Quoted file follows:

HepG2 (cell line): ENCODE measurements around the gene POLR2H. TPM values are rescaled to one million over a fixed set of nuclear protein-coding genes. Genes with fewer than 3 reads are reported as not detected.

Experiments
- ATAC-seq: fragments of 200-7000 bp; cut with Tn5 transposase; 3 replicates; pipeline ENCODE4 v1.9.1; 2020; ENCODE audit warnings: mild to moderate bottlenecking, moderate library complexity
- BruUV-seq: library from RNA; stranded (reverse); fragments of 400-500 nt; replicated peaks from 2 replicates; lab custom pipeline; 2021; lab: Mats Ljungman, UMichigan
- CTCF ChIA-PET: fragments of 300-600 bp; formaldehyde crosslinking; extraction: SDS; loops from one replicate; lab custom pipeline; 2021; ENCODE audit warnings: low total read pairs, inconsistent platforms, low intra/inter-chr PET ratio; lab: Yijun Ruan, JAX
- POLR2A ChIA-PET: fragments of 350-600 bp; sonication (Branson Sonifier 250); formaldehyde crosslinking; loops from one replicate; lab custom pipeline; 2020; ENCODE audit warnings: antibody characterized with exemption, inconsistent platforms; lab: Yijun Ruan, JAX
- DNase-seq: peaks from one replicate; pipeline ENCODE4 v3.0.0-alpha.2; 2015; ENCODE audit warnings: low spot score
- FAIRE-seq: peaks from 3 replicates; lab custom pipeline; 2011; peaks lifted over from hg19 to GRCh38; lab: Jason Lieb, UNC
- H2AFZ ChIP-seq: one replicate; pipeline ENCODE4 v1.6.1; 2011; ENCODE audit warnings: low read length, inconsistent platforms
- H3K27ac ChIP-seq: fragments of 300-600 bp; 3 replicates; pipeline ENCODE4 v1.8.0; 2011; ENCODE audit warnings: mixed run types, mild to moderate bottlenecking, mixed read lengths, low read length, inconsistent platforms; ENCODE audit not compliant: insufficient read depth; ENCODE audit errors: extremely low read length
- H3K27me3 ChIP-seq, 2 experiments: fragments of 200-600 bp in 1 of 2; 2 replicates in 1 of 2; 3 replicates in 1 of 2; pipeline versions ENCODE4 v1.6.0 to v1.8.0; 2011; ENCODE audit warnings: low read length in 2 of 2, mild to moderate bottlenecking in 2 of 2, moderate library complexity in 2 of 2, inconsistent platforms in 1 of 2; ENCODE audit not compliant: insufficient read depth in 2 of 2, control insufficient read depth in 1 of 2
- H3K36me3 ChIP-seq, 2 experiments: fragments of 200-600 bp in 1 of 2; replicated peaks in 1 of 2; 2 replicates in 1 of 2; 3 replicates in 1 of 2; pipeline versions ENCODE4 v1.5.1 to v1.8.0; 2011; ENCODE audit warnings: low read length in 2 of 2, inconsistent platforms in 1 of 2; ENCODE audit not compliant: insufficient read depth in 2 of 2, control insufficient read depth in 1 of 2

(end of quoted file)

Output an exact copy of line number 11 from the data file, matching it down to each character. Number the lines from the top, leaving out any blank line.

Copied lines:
- H3K27me3 ChIP-seq, 2 experiments: fragments of 200-600 bp in 1 of 2; 2 replicates in 1 of 2; 3 replicates in 1 of 2; pipeline versions ENCODE4 v1.6.0 to v1.8.0; 2011; ENCODE audit warnings: low read length in 2 of 2, mild to moderate bottlenecking in 2 of 2, moderate library complexity in 2 of 2, inconsistent platforms in 1 of 2; ENCODE audit not compliant: insufficient read depth in 2 of 2, control insufficient read depth in 1 of 2